Monday, September 21, 2009

The Brutal Telling by Louise Penny

Within the last week, I've read two of the most powerful books I've read this year; first, Nevada Barr's 13 1/2, and, now, The Brutal Telling by Louise Penny. How do I describe the latest Chief Inspector Armand Gamache novel? Penny rips you apart, and then patches you up with poetry and Gamache's kindness.

Once again, Gamache, the head of homicide for the Sûreté du Quebec brings his team back to Three Pines when a body is found in the bistro, and no one knows the man's name. Clara, the artist who serves as the conscience of the village says, "Every Quebec village has a vocation. Some make cheese, some wine, some pots. We produce bodies." But, where did the body come from? Gamache knows there are secrets hidden, and lies told by some of his old friends. His friend, Myrna, owner of the bookstore found the body in the bistro owned by Olivier and Gabri. Is one of these friends capable of murder? Are those clues the poet, Ruth, leaves for Inspector Beauvoir, or poetry scraps? Is the killer one of the close-knit group of villagers, or the threatening strangers opening an inn and spa in the old Hadley house? What about the other strangers, Czech immigrants, or the man seen in the forest? Until someone identifies the body, Gamache has to suspect everyone. And, there, deep in the heart of the forest surrounding Three Pines, Gamache discovers contradictions - the horrifying cruelty man is capable of, along with beauty and peace.

The Brutal Telling is a complex puzzle of storytelling, history, art, and lies. Penny tears apart everything readers have found for comfort in Three Pines, yet leaves the reader with hope for the future. And, she does this with Clara's art, with the story of the murder, and the repercussions in Three Pines. As in previous books, she also leaves the reader wondering about future stories. Tell us more about Annie, Gamache's daughter, and Beauvoir. Tell us more about Clara and Peter, the couple that often reflects the truth of the puzzle. Tell us once more about Three Pines, a village that will suffer loss, and pain, and shock, but will still draw us back.

It's autumn in Three Pines in The Brutal Telling, a time of beauty, change, and death. Those elements merge to make this the most powerful book yet in the Chief Inspector Gamache series.

Louise Penny's blog is at www.louisepenny.blogspot.com, and her website is www.louisepenny.com.

The Brutal Telling by Louise Penny. St. Martin's Minotaur, ©2009. ISBN 9780312377038 (hardcover), 384p.

12 comments:

Kaye Barley said...

Lisa - what a great post! A great post for a great book. You've said all the things I felt about the book, but just could not say near as perfectly as you have.

"Penny rips you apart, and then patches you up with poetry and Gamache's kindness."

This was beautiful.

Thank you!

Lesa said...

Thank you, Kaye! That really makes me feel good coming from you.

I deliberately didn't read anyone's review of this book before reading The Brutal Telling myself. I didn't want to know what anyone else had said. Now, I can go back and read your review!

Louise Penny Author said...

Dear Lesa (and Kaye),

Oh, phew! I agree with Kaye, Lesa, that line is magnificent. And I love that you noticed that something was happening between Beauvoir and Annie.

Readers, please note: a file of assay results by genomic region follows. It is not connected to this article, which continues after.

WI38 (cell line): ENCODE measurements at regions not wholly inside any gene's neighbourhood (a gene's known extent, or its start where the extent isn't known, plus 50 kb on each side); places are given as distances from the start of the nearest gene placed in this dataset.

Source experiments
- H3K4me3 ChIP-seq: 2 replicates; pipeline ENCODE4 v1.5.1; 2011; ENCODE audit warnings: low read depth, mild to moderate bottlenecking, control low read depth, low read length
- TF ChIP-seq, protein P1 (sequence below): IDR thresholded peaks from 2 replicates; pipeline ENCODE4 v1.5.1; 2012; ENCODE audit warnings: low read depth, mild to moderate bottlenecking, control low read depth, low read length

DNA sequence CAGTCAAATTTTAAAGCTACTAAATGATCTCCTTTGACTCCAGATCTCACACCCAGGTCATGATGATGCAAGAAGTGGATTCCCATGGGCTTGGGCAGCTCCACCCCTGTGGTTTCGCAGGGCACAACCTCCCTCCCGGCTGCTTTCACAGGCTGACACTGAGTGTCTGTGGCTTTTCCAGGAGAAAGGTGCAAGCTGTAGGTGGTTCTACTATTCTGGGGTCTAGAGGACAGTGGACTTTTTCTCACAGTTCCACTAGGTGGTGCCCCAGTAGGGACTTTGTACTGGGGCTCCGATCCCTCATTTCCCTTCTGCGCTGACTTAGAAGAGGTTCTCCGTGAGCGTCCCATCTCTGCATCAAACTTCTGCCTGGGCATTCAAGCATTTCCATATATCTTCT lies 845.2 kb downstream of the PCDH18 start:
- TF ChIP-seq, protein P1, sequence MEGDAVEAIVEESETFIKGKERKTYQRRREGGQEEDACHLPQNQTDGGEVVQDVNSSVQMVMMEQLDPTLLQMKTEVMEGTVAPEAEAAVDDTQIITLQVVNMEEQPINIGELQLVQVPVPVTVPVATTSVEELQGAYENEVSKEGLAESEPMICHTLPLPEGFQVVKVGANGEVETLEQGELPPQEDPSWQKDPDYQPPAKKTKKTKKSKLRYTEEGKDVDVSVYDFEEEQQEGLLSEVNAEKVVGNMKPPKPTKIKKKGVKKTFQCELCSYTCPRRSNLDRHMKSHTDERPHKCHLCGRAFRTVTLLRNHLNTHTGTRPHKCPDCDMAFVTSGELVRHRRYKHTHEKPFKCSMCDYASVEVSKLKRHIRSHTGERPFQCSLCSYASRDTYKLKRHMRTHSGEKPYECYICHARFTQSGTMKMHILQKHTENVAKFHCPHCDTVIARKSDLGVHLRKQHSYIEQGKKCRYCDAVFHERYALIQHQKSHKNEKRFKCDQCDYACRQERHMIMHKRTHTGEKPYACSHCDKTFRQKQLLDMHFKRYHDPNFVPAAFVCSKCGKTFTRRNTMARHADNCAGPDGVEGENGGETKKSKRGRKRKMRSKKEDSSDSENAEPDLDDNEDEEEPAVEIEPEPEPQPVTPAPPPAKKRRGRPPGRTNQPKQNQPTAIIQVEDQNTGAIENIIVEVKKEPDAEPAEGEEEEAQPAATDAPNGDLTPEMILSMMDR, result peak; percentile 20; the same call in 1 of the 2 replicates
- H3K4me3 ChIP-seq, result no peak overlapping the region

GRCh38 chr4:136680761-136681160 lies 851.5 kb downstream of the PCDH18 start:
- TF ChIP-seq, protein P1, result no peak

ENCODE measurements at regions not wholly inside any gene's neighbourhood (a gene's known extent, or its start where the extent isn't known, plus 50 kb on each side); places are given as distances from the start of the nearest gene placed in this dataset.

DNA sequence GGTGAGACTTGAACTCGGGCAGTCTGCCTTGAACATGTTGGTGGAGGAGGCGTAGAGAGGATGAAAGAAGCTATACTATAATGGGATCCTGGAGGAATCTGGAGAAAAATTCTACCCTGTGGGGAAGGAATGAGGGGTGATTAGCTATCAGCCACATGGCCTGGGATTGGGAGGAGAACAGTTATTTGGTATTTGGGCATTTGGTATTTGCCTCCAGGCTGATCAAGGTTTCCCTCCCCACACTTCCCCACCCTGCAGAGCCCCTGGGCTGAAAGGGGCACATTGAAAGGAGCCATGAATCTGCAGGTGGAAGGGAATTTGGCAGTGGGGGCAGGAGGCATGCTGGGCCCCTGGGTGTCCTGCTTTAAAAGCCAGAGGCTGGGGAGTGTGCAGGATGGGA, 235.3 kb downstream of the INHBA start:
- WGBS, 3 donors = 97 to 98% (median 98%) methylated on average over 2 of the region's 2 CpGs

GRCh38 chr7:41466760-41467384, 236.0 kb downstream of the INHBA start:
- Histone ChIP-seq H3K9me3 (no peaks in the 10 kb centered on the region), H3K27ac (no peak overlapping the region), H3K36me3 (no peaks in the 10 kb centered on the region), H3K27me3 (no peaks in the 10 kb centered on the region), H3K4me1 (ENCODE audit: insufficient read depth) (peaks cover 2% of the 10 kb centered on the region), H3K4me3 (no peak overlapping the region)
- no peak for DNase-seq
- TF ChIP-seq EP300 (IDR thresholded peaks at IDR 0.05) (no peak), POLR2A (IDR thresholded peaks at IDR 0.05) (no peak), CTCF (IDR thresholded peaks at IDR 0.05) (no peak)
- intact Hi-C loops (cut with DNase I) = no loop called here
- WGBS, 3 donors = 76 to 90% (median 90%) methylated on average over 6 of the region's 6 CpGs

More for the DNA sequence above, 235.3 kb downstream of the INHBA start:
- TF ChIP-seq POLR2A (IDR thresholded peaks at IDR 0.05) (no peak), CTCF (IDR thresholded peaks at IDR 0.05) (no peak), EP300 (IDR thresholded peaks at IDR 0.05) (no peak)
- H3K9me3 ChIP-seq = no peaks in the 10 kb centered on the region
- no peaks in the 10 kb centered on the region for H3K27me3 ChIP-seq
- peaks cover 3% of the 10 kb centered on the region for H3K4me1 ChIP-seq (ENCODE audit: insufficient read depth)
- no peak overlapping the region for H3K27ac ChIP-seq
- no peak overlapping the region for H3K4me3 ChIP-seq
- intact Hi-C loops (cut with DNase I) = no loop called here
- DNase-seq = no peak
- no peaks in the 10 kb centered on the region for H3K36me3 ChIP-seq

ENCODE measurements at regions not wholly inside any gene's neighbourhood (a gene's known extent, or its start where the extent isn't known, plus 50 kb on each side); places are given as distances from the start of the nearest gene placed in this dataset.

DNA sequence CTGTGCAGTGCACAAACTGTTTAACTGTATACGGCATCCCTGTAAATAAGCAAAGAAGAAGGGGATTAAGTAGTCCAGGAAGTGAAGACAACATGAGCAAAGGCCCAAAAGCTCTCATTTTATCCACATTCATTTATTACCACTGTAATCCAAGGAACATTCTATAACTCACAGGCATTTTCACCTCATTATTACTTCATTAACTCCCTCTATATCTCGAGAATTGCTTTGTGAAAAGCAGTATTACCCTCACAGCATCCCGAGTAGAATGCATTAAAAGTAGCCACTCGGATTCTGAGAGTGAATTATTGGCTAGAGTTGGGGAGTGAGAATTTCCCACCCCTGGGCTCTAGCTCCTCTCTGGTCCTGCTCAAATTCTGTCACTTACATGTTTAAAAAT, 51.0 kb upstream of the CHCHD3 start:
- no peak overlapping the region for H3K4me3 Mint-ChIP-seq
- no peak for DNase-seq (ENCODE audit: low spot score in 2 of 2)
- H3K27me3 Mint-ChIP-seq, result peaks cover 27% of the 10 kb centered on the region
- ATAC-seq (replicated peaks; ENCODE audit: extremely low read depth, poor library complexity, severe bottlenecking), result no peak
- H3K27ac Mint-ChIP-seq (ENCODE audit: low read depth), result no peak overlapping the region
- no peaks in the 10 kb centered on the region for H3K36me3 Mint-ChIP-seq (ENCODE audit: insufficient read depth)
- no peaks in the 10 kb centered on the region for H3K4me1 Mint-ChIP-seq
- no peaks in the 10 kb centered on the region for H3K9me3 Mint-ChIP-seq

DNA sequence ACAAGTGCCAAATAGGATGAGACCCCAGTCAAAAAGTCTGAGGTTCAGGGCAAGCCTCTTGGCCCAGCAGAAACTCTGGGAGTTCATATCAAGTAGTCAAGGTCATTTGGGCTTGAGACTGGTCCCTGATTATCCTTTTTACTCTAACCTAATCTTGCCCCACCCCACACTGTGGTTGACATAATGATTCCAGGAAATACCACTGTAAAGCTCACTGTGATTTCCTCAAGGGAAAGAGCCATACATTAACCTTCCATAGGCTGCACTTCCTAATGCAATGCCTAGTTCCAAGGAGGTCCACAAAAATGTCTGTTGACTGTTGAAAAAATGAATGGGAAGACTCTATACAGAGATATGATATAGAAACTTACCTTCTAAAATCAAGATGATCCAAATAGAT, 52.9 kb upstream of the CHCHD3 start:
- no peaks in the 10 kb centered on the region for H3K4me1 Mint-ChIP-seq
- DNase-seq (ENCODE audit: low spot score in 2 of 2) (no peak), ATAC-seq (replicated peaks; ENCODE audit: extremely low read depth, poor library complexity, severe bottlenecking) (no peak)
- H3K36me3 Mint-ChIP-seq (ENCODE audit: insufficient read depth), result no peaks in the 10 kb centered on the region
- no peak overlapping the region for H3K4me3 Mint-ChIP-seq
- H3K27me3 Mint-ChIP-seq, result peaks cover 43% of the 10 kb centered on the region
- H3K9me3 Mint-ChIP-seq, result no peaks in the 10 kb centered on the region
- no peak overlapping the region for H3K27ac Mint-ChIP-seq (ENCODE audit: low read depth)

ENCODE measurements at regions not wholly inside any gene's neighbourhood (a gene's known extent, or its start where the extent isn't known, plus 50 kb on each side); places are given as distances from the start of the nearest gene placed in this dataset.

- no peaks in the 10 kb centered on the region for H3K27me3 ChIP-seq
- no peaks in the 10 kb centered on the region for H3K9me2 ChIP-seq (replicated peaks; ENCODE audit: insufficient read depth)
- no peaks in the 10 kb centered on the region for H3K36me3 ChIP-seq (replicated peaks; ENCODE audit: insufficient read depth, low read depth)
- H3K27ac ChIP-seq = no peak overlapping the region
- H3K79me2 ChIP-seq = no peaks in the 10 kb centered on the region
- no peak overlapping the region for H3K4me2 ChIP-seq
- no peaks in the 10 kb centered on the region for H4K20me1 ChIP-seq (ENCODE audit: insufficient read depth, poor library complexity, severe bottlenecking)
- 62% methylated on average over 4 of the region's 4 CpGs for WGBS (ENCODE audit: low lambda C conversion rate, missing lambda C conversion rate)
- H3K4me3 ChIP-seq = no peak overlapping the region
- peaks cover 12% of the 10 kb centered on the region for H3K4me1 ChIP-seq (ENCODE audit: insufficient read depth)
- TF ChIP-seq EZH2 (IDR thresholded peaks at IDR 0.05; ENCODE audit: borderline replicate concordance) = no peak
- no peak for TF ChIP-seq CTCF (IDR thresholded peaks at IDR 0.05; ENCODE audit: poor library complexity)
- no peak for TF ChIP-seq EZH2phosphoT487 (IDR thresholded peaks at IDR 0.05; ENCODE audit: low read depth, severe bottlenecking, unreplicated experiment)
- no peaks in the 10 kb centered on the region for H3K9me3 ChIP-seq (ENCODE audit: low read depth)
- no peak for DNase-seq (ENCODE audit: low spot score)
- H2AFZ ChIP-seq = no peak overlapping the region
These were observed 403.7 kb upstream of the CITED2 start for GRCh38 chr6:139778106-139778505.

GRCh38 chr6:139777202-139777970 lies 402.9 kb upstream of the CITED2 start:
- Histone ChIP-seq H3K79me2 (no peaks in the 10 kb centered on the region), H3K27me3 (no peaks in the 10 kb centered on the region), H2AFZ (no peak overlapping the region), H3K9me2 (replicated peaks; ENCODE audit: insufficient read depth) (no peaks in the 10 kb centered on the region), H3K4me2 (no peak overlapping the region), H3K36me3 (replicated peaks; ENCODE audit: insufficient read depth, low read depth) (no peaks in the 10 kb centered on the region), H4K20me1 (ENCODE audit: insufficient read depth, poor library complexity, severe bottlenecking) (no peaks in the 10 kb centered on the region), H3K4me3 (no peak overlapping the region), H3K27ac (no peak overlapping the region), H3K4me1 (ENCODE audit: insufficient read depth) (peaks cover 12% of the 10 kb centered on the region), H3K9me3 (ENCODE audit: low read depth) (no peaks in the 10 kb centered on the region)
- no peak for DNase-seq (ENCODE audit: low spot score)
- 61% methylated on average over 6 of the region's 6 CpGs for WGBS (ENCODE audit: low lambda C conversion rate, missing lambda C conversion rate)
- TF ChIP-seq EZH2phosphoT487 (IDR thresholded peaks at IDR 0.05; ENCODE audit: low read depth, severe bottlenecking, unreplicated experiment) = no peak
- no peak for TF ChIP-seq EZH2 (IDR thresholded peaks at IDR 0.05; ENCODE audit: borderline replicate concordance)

And I am so relieved with this review - when I hadn't heard anything from you I immediately thought, 'Dear Lord, she hates it so much she can't even write!!!'

A writer's insecurities. Brought on, I think, by the fact I care so greatly about this book, and characters who are no longer so fictional to me.

Thank you, Lesa.

Lesa said...

Oh, Louise!

You would ALWAYS hear what I thought, even if I didn't like it. I saved your book so I could read and review it just before release date. It was magnificent.

I can see why you cared about all of the elements of this book. And, your characters are no longer fictional to your readers either. That's why this one hurts, but moves us on at the same time.

I'll see you in November, my friend.

Lesa

Kaye said...

I recently read this one too and thoroughly enjoyed it. I told my hubby he might like it and so he read it also and liked the book. I read one of your other reviews about inspector Gamache and Louise Penny, so that is why I was curious about this book. Thanks for introducing me to a wonderful writer and the The Three Pines community. It won't be the last Penny book we read.

Lesa said...

You're welcome, Kaye. I couldn't be any happier that you and your husband discovered Louise Penny and Three Pines. One of my favorite authors, and a place I wish I could live (despite the death count!).

Kaye Barley said...

dang.
Lesa, I misspelled your name and I KNOW better. You know I do.
apologies, my friend!!!!!!!

Lesa said...

Kaye,

Of course I know you know how to spell my name. That's why I didn't slap your hand, and say, bad, bad!

I do love my name, but I'll take a wrong spelling if someone cares enough to comment about a book.

Hugs, Kaye!
Lesa

bermudaonion said...

I haven't read any of Penny's work, but boy, do you make it sound good! I'm going to have to give it a try.

Lesa said...

Bermudaonion,

Her books are rich in characters, and setting and language. Just beautiful books.

Diane said...

Great review. This will be coming up soon for me as well. So happy you liked it.

Lesa said...

Loved it, Diane. Enjoy!